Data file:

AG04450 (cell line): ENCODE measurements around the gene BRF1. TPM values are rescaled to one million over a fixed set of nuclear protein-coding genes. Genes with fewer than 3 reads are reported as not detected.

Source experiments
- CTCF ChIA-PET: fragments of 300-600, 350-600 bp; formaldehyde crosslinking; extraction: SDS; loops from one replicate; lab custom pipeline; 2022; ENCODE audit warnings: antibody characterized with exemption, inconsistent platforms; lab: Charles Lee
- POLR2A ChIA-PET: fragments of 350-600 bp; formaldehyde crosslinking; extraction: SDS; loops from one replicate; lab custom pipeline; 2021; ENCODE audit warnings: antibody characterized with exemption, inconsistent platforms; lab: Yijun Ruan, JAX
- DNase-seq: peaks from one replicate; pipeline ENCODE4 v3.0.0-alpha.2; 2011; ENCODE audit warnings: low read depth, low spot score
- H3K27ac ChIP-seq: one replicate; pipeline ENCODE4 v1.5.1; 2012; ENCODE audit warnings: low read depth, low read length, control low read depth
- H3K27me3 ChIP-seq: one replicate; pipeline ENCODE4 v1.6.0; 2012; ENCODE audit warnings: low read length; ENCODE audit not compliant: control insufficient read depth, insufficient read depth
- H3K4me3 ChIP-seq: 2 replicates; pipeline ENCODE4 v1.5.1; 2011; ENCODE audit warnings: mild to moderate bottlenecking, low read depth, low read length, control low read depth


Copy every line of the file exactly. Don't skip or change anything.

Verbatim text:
AG04450 (cell line): ENCODE measurements around the gene BRF1. TPM values are rescaled to one million over a fixed set of nuclear protein-coding genes. Genes with fewer than 3 reads are reported as not detected.

Source experiments
- CTCF ChIA-PET: fragments of 300-600, 350-600 bp; formaldehyde crosslinking; extraction: SDS; loops from one replicate; lab custom pipeline; 2022; ENCODE audit warnings: antibody characterized with exemption, inconsistent platforms; lab: Charles Lee
- POLR2A ChIA-PET: fragments of 350-600 bp; formaldehyde crosslinking; extraction: SDS; loops from one replicate; lab custom pipeline; 2021; ENCODE audit warnings: antibody characterized with exemption, inconsistent platforms; lab: Yijun Ruan, JAX
- DNase-seq: peaks from one replicate; pipeline ENCODE4 v3.0.0-alpha.2; 2011; ENCODE audit warnings: low read depth, low spot score
- H3K27ac ChIP-seq: one replicate; pipeline ENCODE4 v1.5.1; 2012; ENCODE audit warnings: low read depth, low read length, control low read depth
- H3K27me3 ChIP-seq: one replicate; pipeline ENCODE4 v1.6.0; 2012; ENCODE audit warnings: low read length; ENCODE audit not compliant: control insufficient read depth, insufficient read depth
- H3K4me3 ChIP-seq: 2 replicates; pipeline ENCODE4 v1.5.1; 2011; ENCODE audit warnings: mild to moderate bottlenecking, low read depth, low read length, control low read depth